"Listen carefully. The Crœsus is caught, or as good as caught! That's all settled already. Everything is arranged. I have seen some people. He will come here this evening at six o'clock. To bring sixty francs, the rascal! Did you notice how I played that game on him, my sixty francs, my landlord, my fourth of February? I don't even owe for one quarter! Isn't he a fool! So he will come at six o'clock! That's the hour when our neighbor goes to his dinner. Mother Bougon is off washing dishes in the city. There's not a soul in the house. The neighbor never comes home until eleven o'clock. The children shall stand on watch. You shall help us. He will give in."
"And what if he does not give in?" demanded his wife.
Jondrette made a sinister gesture, and said:—
"We'll fix him."
And he burst out laughing.
This was the first time Marius had seen him laugh. The laugh was cold and sweet, and provoked a shudder.
Jondrette opened a cupboard near the fireplace, and drew from it an old cap, which he placed on his head, after brushing it with his sleeve.
"Now," said he, "I'm going out. I have some more people that I must see. Good ones. You'll see how well the whole thing will work. I shall be away as short a time as possible, it's a fine stroke of business, do you look after the house."
And with both fists thrust into the pockets of his trousers, he stood for a moment in thought, then exclaimed:—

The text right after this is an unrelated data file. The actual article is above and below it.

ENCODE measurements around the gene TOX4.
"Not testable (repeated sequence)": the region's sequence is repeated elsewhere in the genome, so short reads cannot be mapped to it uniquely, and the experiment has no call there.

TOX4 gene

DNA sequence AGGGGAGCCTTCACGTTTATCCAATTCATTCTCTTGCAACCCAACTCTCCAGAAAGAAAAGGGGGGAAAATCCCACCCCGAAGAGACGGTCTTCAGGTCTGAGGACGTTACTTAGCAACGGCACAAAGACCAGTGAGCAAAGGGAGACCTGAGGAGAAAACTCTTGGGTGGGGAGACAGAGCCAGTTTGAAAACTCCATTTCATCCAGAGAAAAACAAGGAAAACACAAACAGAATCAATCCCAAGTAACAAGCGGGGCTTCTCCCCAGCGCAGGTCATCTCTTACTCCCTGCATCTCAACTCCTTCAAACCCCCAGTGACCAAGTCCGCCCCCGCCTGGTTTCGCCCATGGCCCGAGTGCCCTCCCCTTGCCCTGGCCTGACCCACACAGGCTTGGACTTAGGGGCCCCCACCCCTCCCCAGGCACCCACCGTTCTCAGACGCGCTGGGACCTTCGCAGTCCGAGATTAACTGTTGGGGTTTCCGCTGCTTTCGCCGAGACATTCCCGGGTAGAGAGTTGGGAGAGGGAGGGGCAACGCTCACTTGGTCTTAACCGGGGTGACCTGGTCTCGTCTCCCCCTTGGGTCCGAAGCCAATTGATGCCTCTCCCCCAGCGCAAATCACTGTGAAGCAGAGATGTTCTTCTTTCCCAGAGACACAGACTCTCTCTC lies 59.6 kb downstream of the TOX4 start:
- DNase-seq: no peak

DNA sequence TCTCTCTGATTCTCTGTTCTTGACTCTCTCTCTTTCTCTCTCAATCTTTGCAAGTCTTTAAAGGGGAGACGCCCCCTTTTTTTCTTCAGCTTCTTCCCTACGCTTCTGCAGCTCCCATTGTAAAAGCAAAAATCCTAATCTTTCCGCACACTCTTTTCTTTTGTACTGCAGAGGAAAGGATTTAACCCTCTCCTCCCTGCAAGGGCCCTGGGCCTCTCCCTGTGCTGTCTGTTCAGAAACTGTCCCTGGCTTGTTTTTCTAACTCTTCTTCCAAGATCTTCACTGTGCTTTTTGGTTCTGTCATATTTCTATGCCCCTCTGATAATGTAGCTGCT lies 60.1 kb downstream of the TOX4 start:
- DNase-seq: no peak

"Do you know, it's mighty lucky, by the way, that he didn't recognize me! If he had recognized me on his side, he would not have come back again. He would have slipped through our fingers! It was my beard that saved us! my romantic beard! my pretty little romantic beard!"
And again he broke into a laugh.
He stepped to the window. The snow was still falling, and streaking the gray of the sky.
"What beastly weather!" said he.
Then lapping his overcoat across his breast:—
"This rind is too large for me. Never mind," he added, "he did a devilish good thing in leaving it for me, the old scoundrel! If it hadn't been for that, I couldn't have gone out, and everything would have gone wrong! What small points things hang on, anyway!"
And pulling his cap down over his eyes, he quitted the room.
He had barely had time to take half a dozen steps from the door, when the door opened again, and his savage but intelligent face made its appearance once more in the opening.
"I came near forgetting," said he. "You are to have a brazier of charcoal ready."
And he flung into his wife's apron the five-franc piece which the "philanthropist" had left with him.
"A brazier of charcoal?" asked his wife.
"How many bushels?"
"Two good ones."
"That will come to thirty sous. With the rest I will buy something for dinner."
"The devil, no."
"Don't go and spend the hundred-sou piece."
"Because I shall have to buy something, too."
"How much shall you need?"
"Whereabouts in the neighborhood is there an ironmonger's shop?"
"Ah! yes, at the corner of a street; I can see the shop."
"But tell me how much you will need for what you have to purchase?"
"Fifty sous—three francs."
"There won't be much left for dinner."
"Eating is not the point to-day. There's something better to be done."
"That's enough, my jewel."
At this word from his wife, Jondrette closed the door again, and this time, Marius heard his step die away in the corridor of the hovel, and descend the staircase rapidly.
At that moment, one o'clock struck from the church of Saint-Médard.